Report: U.S. Government Agrees North Korea Actually Is Behind The Hack Attack On Sony

sony_pictures_logoIt has been a bad, bad month for Sony Pictures. In the wake of the hack that loosed their employees’ most personal information onto the internet, threats of violence resulted in the cancellation of their Christmas-day comedy release The Interview. And now, federal investigators aren’t sure how to point the finger of blame — not because they don’t know who’s behind it, but because they do. North Korea is indeed to blame, administration officials say, and the U.S. has to figure out how to handle international relations in the face of what is not just another hack, but cyberterrorism.

The New York Times reports that federal investigators have concluded that North Korea is “centrally involved” in the Sony hack. The question then becomes: what to do about it?

Senior administration officials told the NYT that the White House still hasn’t decided if publicly accusing North Korea of the attack is the best tactic. Some in the administration feel that the North Korean government should be directly confronted. Others, however, point out that there may not be any consequences the U.S. can credibly threaten, and that revealing exactly how investigators made the link with North Korea could compromise U.S. intelligence operations in the area.

The hackers brought their intrusion to the attention of Sony employees rather dramatically a few days before Thanksgiving, though the attack itself began long before that. Early rumors immediately put agents from or sponsored by North Korea high on the list of suspects, and Sony’s own internal investigation supported the theory, and federal investigators agree.

This act of what some are calling “data terrorism” has been devastatingly successful. Not only are Sony’s movies and all of their dirty laundry out loose in the wild, but also after theater chains all backed out of showing The Interview, Sony has been compelled to cancel its release entirely.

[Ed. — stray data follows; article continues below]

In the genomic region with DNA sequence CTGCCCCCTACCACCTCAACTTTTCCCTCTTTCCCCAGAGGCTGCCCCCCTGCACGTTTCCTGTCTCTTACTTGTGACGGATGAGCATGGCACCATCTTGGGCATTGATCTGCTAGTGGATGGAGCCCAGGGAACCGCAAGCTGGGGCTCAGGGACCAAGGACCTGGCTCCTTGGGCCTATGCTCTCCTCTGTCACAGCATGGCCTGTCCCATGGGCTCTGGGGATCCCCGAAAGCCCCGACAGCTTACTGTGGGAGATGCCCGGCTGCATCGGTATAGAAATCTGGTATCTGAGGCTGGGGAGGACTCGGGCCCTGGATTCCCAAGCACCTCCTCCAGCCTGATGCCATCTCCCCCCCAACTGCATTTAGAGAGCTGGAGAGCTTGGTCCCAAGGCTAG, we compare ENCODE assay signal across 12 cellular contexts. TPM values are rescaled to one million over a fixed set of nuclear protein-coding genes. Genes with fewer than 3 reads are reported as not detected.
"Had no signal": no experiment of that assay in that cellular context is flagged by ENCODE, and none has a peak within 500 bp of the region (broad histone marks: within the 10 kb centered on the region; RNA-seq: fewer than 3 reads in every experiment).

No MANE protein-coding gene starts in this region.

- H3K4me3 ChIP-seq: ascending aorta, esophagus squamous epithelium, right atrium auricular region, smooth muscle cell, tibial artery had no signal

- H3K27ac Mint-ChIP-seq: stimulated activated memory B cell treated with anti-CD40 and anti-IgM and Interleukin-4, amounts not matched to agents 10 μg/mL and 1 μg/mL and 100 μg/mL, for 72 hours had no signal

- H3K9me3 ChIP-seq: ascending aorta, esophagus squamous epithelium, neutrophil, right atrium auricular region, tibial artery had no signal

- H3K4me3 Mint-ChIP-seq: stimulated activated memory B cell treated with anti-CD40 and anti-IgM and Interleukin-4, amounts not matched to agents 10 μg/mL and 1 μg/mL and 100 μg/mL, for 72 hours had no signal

North Korean representatives have been condemning the film since a trailer was released over the summer. Representatives for the country have denied involvement in the attack, but did say that the hack was a “righteous deed” and could have been carried out by “supporters and sympathizers.”

Investigators have uncovered some signs that indicate the hackers may indeed have had inside help from within Sony.

That a North Korean attack has effectively censored the release of an American film made by a Japanese-owned studio is a deeply troubling precedent. Its success means that hackers (from any nation) have every incentive to do something like this again.

The White House press secretary made an official statement on the issue this afternoon, saying only that, “The president considers this to be a serious national security matter”

U.S. Said to Find North Korea Ordered Cyberattack on Sony [New York Times]

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